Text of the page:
While discussing it with Dan, we both got stuck talking about two particular groups of misfits--the Munsters and the Addams Family--and what they may or may not have represented.
This got kinda weird and academic.
The Munsters just want to fit in. They don't see themselves as unusual in any way (Marylin's "unattractiveness" being a running gag), and anyone who isn't like them is seen as a "poor dear", but they're genuinely nice people. They go to work and their kid goes to school, they play baseball, and they get involved with their community.
They also talk about the "old country". The Munsters are working-class (Herman builds coffins) and trying to build a better life for their son, Eddie.
However, they are still unusual. They will never be accepted by their community, no matter how hard they try to acclimate. They will never be fully integrated into American society, but they will make every effort to do so.
Still, as outsiders, as immigrants to this country, they want the American Dream for their kid. They're a subversion of the "Leave it to Beaver" family trope in this regard. They're kind, outgoing, and welcoming, but will always be "that monster family" on the block.
I can't argue this is an analog for the civil rights movement, but it hints at it in ways. For the sake of the argument, we can call the Munsters the "Martin Luther King Jr." version of monster rights. They don't want to stand out and should be judged on the content of the character and not the color of their skin (which was green, by the way).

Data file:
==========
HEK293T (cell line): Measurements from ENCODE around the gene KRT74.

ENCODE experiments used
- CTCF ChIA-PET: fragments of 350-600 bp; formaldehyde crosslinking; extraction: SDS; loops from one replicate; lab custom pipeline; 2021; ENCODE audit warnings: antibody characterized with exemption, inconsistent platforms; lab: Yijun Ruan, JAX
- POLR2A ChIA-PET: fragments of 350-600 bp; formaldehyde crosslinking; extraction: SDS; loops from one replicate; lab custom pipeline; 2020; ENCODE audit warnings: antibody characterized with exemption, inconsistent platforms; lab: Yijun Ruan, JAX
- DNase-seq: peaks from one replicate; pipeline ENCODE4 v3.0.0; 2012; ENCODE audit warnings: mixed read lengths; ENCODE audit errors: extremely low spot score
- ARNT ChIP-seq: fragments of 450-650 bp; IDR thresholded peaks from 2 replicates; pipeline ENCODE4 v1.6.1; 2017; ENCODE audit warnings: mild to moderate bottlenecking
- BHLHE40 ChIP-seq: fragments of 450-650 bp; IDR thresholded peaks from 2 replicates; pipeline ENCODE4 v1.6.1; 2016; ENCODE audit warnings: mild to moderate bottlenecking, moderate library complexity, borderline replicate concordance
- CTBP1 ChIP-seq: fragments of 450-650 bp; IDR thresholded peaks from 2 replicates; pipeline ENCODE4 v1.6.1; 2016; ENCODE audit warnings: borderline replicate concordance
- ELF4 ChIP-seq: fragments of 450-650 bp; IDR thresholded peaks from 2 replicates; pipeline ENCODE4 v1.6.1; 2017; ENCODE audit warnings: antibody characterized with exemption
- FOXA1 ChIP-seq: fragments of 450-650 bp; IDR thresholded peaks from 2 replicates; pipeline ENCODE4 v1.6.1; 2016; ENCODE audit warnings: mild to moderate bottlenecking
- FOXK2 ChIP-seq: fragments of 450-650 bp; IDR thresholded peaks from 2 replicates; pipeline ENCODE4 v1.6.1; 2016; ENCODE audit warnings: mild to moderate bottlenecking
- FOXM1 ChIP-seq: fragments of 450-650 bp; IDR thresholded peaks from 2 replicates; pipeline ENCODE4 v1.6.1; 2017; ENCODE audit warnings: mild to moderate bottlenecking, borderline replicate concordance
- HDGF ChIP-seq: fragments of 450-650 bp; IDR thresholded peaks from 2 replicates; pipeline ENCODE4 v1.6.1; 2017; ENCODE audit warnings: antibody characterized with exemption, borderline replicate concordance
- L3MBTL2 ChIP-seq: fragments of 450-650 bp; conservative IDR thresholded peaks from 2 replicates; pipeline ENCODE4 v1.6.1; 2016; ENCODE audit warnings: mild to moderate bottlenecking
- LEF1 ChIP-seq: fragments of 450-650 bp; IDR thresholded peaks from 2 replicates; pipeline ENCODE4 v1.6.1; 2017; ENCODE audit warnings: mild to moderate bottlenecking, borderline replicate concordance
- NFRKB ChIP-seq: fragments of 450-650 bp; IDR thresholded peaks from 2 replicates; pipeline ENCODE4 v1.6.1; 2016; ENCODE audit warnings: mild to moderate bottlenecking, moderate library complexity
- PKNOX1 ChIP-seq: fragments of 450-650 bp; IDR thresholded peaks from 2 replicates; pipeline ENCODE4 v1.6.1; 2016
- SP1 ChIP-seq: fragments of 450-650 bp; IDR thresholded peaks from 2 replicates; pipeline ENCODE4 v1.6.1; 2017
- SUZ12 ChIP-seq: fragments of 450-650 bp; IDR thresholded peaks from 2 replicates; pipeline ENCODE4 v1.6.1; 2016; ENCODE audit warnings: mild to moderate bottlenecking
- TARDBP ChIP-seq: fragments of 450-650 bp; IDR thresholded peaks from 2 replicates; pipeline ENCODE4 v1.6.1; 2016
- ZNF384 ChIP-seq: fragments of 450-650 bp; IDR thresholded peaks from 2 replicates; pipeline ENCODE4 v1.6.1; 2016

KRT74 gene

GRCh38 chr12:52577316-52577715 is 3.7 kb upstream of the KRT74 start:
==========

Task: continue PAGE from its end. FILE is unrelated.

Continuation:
The Addams family has no illusions about fitting in. None. They might have been weird, but that made them better than you. So there.
The Addams' were not working-class, but very wealthy. Gomez had made a killing on the stock-market (perhaps due to his ability to perform complicated calculations in his head) and frequent episodes involved someone trying to rip them off. Normalcy was pitied and mocked.
The Addams family wasn't nice the way the Munsters were, but they didn't need to. They didn't want anything from society, as they had everything they wanted. Hell, the kids were even home-schooled.
When they got involved in the local community, they made no effort to fit in. Going back to the Civil Rights analog, we could say these were more assertive, in-your-face, and in control of their culture.
What I think is kinda funny about both families is they lived in mansions. The Addams' had a manservant (Lurch); but, oddly enough, it was Herman Munster who had a title and breeding (5th Earl of Shroudshire). Dan and I both assume it was more title than property. Maybe Herman was a remittance man. He did fight in WW2.
When we were first discussing it, we thought The Addams Family came after The Munsters, as a response to the need to conform. It turns out they ran concurrently, so that blows that theory.
But what is interesting is both shows came out during a period of great change in the U.S.. Besides the Civil Rights movement, there was also the Woman's Rights movement, and the counter-culture (i.e.: hippies) was more in the public eye. I don't know if monsters are an easier way of tackling sticky subjects like the current political climate, but let me show you one last thing:
Make of that what you will.